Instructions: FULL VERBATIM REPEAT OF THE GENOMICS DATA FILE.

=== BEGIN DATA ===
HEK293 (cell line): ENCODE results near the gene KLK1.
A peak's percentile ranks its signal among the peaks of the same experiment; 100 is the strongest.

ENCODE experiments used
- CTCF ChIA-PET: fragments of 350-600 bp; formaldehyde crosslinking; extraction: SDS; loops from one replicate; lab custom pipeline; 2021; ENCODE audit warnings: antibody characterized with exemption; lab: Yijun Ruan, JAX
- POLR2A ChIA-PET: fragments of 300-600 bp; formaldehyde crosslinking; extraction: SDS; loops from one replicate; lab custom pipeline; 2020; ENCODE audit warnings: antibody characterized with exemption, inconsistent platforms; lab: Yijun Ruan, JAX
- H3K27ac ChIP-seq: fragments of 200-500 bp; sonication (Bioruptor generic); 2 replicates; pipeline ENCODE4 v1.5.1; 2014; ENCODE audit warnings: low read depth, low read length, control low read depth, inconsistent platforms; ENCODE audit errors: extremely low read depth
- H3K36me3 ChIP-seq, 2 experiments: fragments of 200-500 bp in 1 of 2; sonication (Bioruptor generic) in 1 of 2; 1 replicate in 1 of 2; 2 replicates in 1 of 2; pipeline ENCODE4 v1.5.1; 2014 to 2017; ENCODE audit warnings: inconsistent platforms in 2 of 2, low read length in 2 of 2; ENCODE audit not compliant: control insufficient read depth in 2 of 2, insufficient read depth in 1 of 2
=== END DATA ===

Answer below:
HEK293 (cell line): ENCODE results near the gene KLK1.
A peak's percentile ranks its signal among the peaks of the same experiment; 100 is the strongest.

ENCODE experiments used
- CTCF ChIA-PET: fragments of 350-600 bp; formaldehyde crosslinking; extraction: SDS; loops from one replicate; lab custom pipeline; 2021; ENCODE audit warnings: antibody characterized with exemption; lab: Yijun Ruan, JAX
- POLR2A ChIA-PET: fragments of 300-600 bp; formaldehyde crosslinking; extraction: SDS; loops from one replicate; lab custom pipeline; 2020; ENCODE audit warnings: antibody characterized with exemption, inconsistent platforms; lab: Yijun Ruan, JAX
- H3K27ac ChIP-seq: fragments of 200-500 bp; sonication (Bioruptor generic); 2 replicates; pipeline ENCODE4 v1.5.1; 2014; ENCODE audit warnings: low read depth, low read length, control low read depth, inconsistent platforms; ENCODE audit errors: extremely low read depth
- H3K36me3 ChIP-seq, 2 experiments: fragments of 200-500 bp in 1 of 2; sonication (Bioruptor generic) in 1 of 2; 1 replicate in 1 of 2; 2 replicates in 1 of 2; pipeline ENCODE4 v1.5.1; 2014 to 2017; ENCODE audit warnings: inconsistent platforms in 2 of 2, low read length in 2 of 2; ENCODE audit not compliant: control insufficient read depth in 2 of 2, insufficient read depth in 1 of 2